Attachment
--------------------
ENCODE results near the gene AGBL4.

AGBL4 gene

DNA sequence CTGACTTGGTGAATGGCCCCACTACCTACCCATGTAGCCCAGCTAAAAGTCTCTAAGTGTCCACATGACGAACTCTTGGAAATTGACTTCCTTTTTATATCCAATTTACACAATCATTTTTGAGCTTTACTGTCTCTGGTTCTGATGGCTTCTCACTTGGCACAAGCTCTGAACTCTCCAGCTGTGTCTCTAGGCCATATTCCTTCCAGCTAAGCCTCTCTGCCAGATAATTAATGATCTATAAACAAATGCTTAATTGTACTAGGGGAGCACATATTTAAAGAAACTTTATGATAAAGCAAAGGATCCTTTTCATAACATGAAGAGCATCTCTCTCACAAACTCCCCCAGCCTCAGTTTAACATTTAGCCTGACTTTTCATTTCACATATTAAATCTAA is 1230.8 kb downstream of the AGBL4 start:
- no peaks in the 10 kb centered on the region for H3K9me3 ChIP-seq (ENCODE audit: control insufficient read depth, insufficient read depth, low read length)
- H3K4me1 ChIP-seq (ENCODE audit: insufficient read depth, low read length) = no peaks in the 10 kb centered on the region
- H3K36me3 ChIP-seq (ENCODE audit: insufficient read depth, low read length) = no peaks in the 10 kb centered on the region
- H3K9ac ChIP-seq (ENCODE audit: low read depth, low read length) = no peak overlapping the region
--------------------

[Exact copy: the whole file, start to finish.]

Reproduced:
ENCODE results near the gene AGBL4.

AGBL4 gene

DNA sequence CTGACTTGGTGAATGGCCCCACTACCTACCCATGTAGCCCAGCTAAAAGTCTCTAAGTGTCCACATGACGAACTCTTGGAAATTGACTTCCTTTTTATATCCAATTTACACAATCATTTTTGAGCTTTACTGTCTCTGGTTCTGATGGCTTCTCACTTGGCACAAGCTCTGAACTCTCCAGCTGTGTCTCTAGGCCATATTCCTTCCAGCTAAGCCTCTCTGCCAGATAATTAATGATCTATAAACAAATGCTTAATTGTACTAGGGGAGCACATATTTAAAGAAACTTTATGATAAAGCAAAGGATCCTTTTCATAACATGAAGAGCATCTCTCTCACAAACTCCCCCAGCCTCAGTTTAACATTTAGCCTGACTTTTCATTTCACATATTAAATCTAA is 1230.8 kb downstream of the AGBL4 start:
- no peaks in the 10 kb centered on the region for H3K9me3 ChIP-seq (ENCODE audit: control insufficient read depth, insufficient read depth, low read length)
- H3K4me1 ChIP-seq (ENCODE audit: insufficient read depth, low read length) = no peaks in the 10 kb centered on the region
- H3K36me3 ChIP-seq (ENCODE audit: insufficient read depth, low read length) = no peaks in the 10 kb centered on the region
- H3K9ac ChIP-seq (ENCODE audit: low read depth, low read length) = no peak overlapping the region